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Front Immunol. 2013 Dec 11;4:438. doi: 10.3389/fimmu.2013.00438.

Immature, Semi-Mature, and Fully Mature Dendritic Cells: Toward a DC-Cancer Cells Interface That Augments Anticancer Immunity.

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Laboratory of Cell Death Research and Therapy, Department of Cellular and Molecular Medicine, KU Leuven , Leuven , Belgium.


Dendritic cells (DCs) are the sentinel antigen-presenting cells of the immune system; such that their productive interface with the dying cancer cells is crucial for proper communication of the "non-self" status of cancer cells to the adaptive immune system. Efficiency and the ultimate success of such a communication hinges upon the maturation status of the DCs, attained following their interaction with cancer cells. Immature DCs facilitate tolerance toward cancer cells (observed for many apoptotic inducers) while fully mature DCs can strongly promote anticancer immunity if they secrete the correct combinations of cytokines [observed when DCs interact with cancer cells undergoing immunogenic cell death (ICD)]. However, an intermediate population of DC maturation, called semi-mature DCs exists, which can potentiate either tolerogenicity or pro-tumorigenic responses (as happens in the case of certain chemotherapeutics and agents exerting ambivalent immune reactions). Specific combinations of DC phenotypic markers, DC-derived cytokines/chemokines, dying cancer cell-derived danger signals, and other less characterized entities (e.g., exosomes) can define the nature and evolution of the DC maturation state. In the present review, we discuss these different maturation states of DCs, how they might be attained and which anticancer agents or cell death modalities (e.g., tolerogenic cell death vs. ICD) may regulate these states.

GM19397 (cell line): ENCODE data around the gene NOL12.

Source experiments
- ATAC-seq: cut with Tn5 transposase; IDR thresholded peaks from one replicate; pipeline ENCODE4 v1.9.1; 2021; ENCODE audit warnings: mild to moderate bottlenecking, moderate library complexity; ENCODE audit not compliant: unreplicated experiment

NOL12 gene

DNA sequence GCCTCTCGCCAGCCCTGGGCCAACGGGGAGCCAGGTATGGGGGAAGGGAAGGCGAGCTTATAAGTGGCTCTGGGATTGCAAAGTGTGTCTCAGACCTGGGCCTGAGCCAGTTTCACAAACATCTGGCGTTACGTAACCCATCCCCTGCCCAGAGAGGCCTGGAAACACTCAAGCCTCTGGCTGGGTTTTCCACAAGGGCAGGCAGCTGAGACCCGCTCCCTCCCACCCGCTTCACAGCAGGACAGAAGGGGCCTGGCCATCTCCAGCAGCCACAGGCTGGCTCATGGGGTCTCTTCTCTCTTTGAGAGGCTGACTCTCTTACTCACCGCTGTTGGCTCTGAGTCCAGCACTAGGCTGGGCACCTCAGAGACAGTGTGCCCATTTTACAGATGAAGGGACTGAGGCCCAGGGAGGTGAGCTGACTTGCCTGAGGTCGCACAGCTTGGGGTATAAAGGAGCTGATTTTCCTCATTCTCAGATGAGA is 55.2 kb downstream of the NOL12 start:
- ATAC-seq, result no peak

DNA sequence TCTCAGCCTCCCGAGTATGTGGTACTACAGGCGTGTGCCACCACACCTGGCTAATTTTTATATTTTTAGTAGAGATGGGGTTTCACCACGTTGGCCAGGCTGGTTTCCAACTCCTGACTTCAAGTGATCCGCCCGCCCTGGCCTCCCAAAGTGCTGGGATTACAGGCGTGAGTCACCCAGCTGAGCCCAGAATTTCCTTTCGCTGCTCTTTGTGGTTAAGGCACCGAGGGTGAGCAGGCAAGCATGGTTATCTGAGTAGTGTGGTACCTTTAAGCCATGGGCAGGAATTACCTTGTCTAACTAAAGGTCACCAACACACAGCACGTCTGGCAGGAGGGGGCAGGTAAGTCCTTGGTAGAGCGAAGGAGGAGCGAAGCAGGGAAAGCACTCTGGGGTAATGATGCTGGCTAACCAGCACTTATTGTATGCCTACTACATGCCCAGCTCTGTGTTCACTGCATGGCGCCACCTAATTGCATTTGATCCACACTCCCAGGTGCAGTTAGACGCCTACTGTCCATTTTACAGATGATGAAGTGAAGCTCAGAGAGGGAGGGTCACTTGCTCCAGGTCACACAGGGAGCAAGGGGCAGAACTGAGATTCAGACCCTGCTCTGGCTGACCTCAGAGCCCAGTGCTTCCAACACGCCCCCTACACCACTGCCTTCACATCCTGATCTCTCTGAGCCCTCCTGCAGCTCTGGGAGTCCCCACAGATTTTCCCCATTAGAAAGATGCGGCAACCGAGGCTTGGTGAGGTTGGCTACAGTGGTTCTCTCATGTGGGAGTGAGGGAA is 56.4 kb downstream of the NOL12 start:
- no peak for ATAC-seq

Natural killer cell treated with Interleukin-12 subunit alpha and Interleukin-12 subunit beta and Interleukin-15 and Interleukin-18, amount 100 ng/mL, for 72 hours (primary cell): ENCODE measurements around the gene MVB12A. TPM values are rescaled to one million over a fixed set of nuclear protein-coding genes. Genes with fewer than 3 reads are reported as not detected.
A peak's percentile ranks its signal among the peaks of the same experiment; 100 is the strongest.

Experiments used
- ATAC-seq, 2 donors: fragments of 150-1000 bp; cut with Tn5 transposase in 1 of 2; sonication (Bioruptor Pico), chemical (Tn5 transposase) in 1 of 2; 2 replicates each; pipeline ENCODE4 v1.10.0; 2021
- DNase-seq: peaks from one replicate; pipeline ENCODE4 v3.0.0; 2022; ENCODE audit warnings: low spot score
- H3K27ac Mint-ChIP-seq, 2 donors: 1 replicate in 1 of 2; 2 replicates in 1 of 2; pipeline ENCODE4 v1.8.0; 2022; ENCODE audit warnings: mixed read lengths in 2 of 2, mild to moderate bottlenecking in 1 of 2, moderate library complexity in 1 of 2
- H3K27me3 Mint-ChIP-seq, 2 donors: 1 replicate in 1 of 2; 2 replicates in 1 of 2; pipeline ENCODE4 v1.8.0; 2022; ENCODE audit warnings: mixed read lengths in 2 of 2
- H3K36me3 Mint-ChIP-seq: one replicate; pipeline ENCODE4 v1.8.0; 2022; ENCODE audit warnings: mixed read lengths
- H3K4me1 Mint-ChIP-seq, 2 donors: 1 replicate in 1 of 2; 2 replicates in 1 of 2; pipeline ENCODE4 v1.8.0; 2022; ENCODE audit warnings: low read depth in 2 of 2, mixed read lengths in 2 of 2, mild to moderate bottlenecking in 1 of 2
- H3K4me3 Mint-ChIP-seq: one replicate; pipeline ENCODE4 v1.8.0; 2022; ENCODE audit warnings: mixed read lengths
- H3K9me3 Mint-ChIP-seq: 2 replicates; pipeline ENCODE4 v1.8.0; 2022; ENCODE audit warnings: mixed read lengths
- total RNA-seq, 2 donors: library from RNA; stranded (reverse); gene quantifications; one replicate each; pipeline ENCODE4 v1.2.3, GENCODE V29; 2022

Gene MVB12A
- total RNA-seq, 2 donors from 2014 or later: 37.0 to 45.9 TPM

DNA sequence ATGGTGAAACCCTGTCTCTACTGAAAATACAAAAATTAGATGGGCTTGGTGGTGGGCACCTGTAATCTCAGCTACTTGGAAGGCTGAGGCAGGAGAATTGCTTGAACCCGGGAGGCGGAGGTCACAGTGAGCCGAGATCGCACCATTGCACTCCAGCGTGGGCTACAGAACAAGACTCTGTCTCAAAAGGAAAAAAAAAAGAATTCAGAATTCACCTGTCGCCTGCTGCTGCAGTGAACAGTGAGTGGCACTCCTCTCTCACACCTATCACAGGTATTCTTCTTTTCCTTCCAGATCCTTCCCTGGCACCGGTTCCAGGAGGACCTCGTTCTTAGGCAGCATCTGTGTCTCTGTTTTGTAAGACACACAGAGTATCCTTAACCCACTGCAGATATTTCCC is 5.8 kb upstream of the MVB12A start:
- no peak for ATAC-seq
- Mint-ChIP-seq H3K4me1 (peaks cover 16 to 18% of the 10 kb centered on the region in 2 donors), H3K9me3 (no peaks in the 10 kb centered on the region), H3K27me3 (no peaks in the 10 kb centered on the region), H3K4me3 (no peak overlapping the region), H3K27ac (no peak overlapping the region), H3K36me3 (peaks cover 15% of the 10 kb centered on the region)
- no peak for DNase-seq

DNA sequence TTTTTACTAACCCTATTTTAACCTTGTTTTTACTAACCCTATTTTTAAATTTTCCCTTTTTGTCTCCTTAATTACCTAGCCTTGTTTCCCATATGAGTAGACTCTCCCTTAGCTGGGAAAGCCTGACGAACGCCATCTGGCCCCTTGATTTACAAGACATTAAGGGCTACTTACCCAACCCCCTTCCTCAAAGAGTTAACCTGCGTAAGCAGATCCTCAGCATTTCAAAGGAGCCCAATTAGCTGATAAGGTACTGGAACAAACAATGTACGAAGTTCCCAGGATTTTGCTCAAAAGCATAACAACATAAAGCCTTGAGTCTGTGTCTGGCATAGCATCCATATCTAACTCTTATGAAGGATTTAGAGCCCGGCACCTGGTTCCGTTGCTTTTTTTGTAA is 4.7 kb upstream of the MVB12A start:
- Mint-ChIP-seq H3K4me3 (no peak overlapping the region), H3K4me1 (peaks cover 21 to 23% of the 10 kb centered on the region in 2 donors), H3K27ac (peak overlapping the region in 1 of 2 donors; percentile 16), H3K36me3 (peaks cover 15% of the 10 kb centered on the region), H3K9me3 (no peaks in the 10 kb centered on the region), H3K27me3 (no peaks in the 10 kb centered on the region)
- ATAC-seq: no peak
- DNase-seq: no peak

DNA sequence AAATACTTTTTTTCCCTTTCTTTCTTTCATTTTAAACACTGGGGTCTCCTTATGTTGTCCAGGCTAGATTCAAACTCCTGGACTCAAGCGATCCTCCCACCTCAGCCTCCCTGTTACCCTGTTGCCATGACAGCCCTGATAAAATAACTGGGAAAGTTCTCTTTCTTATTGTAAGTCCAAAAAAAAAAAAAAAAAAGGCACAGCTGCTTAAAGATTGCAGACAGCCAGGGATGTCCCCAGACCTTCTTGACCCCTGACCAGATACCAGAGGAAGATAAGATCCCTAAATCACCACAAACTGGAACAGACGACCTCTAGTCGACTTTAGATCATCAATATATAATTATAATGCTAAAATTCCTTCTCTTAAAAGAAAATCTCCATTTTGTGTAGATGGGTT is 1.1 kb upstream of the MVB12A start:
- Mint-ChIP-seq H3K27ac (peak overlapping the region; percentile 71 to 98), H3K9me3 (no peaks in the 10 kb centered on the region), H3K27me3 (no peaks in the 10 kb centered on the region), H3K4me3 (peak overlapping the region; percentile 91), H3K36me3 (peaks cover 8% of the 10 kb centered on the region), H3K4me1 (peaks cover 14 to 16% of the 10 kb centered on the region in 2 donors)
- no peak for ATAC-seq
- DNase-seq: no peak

antigen; cancer; cell death; chemotherapy; cytokine; immunogenic cell death; immunosurveillance; phenotypic DC maturation

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